According to Chris Knight, the first humans were few; then the population "exploded .... Population expansion on such a scale is inconsistent with female tolerance of infanticide, harassment, or the heavy costs to mothers of male philandering and double standards. If unusually large numbers of unusually large-brained offspring were being successfully raised to maturity, the quality of childcare must have been exceptional. We know what the optimal solution would have been. There can be no doubt that mothers would have done best by ... taking advantage of every available childcare resource."[45]
All childcare workers must have, or be undertaking, the minimum "Certificate III in Children's Services" in order to work in a centre (Recognition of Prior Learning is available to help qualify staff with many years experience, but no qualifications). (Common more advanced qualifications are "Diploma of Children's Services" and an Early Childhood Education degree).
Childcare varies dramatically across cultures. These discrepancies are attributed to the homestead and household environments. That is, the type of work performed by adult caretakers in a given community strongly influence the type of childcare used. In agricultural/ horticultural societies where work is done to provide sustenance for the community, siblings and similar-aged children are responsible for younger children.[2] While many global communities prefer children aged 7–10 for designated caregiving responsibilities, children no younger than 12 are preferred in the Western world where paid childcare is common.[23]
There is a great deal of empirical evidence that shows how higher child care costs have a negative impact on mothers’ employment. Mothers are more likely to leave employment and less likely to start new jobs when the costs of child care are high. It is also difficult for parents to keep their jobs when they do not have access to consistent quality child care. A study conducted by Jeffrey D. Lyons in North Carolina found that about one in four families who were on a waitlist for child care assistance either lost or had to quit their jobs while they waited for an opening.
I have been a nanny for the same family for just under 6 years. I have been taking care of the 3 children since they were 6, 4, and 6 weeks old. Now the youngest just started kindergarten full time and I am no longer needed full time. I am still very close to the family and help out whenever I get the opportunity. But now I am looking to find a family who I can fit into and be a big help. A few of my best qualities are, patience, fun, kind, and I am very creative. I am all about following the parents' set schedule for a child and doing whatever is necessary to do my job to the fullest. I am a very hard worker and will do my best at all times. I am also very reliable so I will be there for you whenever you need me. I also have some experience as an assistant preschool teacher so I know how to be helpful with early childhood learning play. Thank you for your time I look forward to hearing from you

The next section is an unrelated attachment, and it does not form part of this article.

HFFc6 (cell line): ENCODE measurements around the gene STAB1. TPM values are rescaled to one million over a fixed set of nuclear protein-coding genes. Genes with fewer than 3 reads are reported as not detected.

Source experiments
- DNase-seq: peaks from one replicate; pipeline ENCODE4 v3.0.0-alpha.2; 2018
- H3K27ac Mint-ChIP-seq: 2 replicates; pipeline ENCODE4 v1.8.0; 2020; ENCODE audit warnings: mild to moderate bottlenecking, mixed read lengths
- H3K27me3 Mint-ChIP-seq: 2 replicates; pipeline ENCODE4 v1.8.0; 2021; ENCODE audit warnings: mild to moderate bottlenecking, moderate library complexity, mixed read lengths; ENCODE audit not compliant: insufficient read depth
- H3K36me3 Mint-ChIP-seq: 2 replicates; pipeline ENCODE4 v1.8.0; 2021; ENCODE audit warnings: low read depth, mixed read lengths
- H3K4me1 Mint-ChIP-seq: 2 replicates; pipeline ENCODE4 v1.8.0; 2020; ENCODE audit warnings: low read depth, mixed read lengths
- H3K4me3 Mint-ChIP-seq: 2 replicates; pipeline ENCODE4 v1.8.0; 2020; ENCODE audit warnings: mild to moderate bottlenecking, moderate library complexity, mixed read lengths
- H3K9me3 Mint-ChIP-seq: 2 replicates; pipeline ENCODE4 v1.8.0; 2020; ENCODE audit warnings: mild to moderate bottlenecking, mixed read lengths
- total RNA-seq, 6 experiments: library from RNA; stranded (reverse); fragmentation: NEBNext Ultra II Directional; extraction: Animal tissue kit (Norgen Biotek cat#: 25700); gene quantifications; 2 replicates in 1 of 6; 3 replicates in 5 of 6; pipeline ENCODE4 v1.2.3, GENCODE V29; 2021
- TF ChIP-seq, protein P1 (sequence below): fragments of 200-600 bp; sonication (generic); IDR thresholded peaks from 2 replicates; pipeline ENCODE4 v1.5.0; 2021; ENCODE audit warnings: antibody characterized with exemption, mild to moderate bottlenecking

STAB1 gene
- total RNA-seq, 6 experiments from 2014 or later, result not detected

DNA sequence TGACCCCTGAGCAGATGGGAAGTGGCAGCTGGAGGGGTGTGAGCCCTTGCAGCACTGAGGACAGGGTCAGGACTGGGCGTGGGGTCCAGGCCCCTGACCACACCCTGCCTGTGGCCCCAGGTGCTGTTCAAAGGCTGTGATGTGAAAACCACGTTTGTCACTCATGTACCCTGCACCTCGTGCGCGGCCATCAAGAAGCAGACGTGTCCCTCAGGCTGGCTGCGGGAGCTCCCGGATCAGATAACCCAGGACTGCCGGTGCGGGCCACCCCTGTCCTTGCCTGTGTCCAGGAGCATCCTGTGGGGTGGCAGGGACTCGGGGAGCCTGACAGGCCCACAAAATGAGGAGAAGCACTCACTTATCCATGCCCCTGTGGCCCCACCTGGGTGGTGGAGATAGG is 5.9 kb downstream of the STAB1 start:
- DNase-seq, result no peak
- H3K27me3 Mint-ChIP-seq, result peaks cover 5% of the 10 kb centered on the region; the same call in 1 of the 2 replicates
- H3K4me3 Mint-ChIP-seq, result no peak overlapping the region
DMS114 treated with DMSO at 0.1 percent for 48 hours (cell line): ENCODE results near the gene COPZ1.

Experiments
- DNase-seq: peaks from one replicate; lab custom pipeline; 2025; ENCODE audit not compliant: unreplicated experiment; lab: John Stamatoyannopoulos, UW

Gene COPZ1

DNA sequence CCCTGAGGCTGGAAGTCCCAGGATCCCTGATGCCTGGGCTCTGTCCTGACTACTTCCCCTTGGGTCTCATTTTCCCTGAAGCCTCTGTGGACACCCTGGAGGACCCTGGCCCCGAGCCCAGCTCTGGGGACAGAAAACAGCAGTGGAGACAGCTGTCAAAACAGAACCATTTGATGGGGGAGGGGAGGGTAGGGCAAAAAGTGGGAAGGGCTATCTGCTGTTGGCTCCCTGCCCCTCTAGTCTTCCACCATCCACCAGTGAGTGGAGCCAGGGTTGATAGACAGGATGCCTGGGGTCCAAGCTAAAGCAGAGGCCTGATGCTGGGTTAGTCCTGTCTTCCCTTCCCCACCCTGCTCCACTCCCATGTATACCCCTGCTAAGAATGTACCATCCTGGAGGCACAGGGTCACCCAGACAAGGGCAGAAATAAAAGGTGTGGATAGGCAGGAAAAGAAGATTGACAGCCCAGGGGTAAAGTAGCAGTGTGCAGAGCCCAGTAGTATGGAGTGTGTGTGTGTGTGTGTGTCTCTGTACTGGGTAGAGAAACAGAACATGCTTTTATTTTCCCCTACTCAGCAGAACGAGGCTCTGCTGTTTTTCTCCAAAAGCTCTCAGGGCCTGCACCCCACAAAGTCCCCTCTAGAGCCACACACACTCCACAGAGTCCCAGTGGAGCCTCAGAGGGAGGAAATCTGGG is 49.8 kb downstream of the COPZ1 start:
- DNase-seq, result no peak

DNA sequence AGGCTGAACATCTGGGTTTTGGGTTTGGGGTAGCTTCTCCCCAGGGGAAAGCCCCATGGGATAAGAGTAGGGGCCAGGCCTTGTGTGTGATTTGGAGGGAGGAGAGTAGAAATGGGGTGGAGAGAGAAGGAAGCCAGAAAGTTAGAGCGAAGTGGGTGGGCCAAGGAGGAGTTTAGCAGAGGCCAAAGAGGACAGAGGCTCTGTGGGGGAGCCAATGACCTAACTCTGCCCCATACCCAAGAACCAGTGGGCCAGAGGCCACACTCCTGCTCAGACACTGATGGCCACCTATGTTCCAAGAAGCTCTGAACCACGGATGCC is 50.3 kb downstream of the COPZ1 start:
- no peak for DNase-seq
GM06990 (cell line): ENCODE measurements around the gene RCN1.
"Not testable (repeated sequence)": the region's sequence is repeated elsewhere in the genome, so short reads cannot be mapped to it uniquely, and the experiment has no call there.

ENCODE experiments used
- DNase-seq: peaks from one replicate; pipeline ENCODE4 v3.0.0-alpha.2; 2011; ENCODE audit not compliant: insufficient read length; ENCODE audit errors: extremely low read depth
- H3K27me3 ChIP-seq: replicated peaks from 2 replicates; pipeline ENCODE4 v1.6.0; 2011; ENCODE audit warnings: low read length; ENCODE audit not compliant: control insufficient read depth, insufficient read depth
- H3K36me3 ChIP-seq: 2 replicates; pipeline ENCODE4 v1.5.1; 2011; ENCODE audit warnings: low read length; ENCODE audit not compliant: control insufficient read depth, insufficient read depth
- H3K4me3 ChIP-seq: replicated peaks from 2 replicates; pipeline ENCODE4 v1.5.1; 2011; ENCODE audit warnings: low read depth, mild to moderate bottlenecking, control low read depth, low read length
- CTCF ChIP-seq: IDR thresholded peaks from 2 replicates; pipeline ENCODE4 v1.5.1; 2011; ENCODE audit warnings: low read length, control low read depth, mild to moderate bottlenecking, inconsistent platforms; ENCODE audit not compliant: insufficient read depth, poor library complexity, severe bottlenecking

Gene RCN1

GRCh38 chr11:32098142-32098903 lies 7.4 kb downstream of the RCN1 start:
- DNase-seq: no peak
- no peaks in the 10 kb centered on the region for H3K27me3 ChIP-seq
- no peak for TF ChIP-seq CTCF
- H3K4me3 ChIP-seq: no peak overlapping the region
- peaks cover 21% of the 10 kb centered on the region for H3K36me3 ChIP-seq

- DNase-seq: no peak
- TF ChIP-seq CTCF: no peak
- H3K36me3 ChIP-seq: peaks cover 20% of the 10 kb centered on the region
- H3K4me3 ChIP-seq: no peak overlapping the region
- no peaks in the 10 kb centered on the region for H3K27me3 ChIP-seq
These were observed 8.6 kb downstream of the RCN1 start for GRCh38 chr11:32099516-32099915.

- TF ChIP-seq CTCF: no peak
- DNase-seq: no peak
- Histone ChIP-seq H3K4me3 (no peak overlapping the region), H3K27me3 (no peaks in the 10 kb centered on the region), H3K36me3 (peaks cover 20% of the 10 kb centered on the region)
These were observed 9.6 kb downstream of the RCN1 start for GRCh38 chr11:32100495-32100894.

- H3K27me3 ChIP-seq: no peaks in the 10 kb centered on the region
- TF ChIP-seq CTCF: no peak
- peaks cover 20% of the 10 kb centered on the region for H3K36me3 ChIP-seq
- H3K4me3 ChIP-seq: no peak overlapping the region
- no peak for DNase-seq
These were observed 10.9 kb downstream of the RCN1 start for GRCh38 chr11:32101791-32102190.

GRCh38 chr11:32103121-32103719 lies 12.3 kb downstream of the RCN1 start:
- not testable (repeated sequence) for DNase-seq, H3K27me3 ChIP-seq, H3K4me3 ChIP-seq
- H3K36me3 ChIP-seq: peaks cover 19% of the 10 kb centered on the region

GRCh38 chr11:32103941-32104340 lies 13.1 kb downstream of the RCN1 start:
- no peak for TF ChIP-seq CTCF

More contemporary proposals for government advancement of day care in the United States have experienced a checkered path, for example, in 1971, the Comprehensive Child Development Act was passed by Congress, but was vetoed by Richard Nixon. It "would have created nationally funded child care centers providing early childhood services and after-school care, as well as nutrition, counseling, and even medical and dental care. The centers would charge parents on a sliding scale."[63] Various proposals have been considered, but to date, none leading to legislation that would establish a national policy supporting day care in the United States.

Family child care providers care for children in the provider's own home. The children could be in a mixed age group with a low adult to child ratio. Care can also potentially be personalized and individual. The hours may be more flexible and the provider may offer evening and weekend care for parents who work shifts. The cost in a family child care could be significantly lower on average than that of a center.


Potty training is typically a part of child care as they will have changed your child's diaper through those younger years and have the supplies and proper setup to help little ones in diapers or nappies. There might be specific classes that are designed for children who do not need diapers, but in general, there would be some sort of accommodation.
When a child care facility is licensed, it means that an Illinois Department of Children & Family Services (IDCFS) licensing representative has inspected the facility and it was found to meet the minimum licensing requirements set by IDCFS. A child care facility that is license exempt is one that is not licensed by IDCFS but must still meet minimum requirements set by Illinois in order to operate as a child care provider. The CCAP will only allow a license-exempt home to care for three children, including the provider's own children, during a day unless all of the children are from the same household. Below are the different types of Licensed and License Exempt Providers and the Standards/Procedures that they must meet.
Childcare varies dramatically across cultures. These discrepancies are attributed to the homestead and household environments. That is, the type of work performed by adult caretakers in a given community strongly influence the type of childcare used. In agricultural/ horticultural societies where work is done to provide sustenance for the community, siblings and similar-aged children are responsible for younger children.[2] While many global communities prefer children aged 7–10 for designated caregiving responsibilities, children no younger than 12 are preferred in the Western world where paid childcare is common.[23] 
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